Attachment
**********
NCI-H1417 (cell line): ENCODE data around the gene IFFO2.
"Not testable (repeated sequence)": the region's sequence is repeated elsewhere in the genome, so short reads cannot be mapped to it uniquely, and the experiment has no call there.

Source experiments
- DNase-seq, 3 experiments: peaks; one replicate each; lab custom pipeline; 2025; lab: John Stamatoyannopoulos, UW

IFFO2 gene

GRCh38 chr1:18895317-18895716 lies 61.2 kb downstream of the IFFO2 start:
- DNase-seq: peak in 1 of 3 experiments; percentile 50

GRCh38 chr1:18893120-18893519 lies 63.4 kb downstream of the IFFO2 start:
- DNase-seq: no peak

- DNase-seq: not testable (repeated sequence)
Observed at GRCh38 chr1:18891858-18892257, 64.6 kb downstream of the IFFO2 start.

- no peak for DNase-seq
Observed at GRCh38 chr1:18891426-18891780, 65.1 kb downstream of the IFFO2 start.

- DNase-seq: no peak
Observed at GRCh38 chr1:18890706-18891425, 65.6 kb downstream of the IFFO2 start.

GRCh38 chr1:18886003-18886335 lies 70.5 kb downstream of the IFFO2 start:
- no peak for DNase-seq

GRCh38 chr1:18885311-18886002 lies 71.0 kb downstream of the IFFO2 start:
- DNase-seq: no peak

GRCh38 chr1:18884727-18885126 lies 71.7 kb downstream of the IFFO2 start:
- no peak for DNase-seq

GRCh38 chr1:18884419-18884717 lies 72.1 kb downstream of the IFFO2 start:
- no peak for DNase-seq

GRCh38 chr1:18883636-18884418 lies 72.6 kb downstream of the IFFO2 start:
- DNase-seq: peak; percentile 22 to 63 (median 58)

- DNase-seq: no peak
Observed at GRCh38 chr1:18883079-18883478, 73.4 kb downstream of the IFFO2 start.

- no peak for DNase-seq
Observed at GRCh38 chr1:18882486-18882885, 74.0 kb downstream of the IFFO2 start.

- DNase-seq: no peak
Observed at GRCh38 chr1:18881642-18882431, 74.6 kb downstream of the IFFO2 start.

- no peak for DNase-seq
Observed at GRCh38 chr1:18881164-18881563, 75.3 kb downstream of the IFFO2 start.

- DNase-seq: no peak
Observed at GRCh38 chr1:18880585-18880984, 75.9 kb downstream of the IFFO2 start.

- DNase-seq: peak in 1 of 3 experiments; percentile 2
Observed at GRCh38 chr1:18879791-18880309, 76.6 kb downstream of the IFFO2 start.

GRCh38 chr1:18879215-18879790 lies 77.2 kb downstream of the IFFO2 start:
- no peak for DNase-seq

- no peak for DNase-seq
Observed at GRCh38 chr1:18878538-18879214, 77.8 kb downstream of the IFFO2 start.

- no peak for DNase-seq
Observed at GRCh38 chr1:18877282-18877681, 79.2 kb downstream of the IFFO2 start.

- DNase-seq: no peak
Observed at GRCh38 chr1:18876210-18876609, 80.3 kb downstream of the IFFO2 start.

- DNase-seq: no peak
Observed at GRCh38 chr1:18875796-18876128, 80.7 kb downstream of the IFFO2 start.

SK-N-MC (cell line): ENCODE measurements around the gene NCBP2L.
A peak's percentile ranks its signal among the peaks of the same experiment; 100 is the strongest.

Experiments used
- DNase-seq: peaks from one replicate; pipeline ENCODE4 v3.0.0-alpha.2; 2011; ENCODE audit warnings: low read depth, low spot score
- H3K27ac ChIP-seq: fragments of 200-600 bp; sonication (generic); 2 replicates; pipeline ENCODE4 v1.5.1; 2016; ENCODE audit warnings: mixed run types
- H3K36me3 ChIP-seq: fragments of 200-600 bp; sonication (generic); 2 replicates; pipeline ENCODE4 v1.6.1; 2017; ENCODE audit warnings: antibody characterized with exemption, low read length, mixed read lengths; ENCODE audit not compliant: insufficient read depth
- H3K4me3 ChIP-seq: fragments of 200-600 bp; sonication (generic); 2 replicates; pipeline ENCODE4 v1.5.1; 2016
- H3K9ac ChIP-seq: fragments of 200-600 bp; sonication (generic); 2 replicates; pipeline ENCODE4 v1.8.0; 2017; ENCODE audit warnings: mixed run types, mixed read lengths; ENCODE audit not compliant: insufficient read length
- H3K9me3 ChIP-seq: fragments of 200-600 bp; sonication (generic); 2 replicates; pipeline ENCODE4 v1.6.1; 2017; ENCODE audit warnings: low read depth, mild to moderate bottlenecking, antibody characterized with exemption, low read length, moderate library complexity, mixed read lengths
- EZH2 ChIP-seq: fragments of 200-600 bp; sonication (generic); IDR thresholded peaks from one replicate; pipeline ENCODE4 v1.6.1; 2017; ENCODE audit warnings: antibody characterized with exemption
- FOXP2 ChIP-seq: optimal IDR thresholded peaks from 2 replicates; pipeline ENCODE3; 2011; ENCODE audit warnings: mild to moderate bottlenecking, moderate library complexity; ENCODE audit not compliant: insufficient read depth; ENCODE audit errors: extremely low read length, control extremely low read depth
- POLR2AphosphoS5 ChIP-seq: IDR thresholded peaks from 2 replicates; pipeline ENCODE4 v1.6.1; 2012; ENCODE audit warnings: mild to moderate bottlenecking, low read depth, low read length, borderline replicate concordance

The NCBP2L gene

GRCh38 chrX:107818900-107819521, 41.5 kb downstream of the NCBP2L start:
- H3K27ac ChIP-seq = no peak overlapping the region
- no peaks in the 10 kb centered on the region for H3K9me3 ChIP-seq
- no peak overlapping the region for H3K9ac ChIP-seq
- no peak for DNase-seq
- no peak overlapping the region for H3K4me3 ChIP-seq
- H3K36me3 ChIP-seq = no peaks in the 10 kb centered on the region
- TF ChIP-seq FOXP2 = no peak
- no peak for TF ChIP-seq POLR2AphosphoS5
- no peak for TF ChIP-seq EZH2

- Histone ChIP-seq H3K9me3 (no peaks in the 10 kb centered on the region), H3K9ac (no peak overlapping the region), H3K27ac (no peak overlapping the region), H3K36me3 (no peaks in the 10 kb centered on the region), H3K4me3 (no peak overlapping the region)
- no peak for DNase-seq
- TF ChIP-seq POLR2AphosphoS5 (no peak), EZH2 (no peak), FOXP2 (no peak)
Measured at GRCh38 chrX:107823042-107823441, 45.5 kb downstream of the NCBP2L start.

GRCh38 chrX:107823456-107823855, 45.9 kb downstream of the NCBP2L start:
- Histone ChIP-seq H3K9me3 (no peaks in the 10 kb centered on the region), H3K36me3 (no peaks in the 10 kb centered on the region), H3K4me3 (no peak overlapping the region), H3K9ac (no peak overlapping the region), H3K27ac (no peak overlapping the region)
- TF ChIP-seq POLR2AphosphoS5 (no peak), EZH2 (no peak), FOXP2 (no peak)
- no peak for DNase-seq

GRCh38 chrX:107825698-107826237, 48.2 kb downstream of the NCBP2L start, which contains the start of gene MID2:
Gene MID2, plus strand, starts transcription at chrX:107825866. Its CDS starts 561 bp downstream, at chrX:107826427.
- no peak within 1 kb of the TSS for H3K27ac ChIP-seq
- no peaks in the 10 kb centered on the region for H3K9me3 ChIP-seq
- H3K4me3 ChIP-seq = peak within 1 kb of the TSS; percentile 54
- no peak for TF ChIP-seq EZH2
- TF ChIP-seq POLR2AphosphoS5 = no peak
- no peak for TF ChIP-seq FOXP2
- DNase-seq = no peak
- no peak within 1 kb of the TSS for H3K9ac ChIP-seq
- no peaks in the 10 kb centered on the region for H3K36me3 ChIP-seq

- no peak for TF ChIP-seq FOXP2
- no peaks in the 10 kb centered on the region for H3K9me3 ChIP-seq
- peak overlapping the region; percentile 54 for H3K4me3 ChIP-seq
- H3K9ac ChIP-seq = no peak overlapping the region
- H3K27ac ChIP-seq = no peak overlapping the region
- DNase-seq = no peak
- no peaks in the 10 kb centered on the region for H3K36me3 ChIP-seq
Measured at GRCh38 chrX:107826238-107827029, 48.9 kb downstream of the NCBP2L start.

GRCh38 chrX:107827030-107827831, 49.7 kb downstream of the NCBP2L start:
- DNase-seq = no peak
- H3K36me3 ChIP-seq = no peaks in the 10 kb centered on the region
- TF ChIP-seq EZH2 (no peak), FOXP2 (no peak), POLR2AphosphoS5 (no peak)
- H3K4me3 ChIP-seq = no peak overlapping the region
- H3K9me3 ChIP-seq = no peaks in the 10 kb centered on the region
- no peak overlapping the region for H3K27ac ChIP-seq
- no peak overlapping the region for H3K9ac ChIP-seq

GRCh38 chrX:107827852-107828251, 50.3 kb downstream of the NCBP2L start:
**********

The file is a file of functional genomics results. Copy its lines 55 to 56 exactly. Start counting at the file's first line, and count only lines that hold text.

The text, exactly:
- H3K9ac ChIP-seq: fragments of 200-600 bp; sonication (generic); 2 replicates; pipeline ENCODE4 v1.8.0; 2017; ENCODE audit warnings: mixed run types, mixed read lengths; ENCODE audit not compliant: insufficient read length
- H3K9me3 ChIP-seq: fragments of 200-600 bp; sonication (generic); 2 replicates; pipeline ENCODE4 v1.6.1; 2017; ENCODE audit warnings: low read depth, mild to moderate bottlenecking, antibody characterized with exemption, low read length, moderate library complexity, mixed read lengths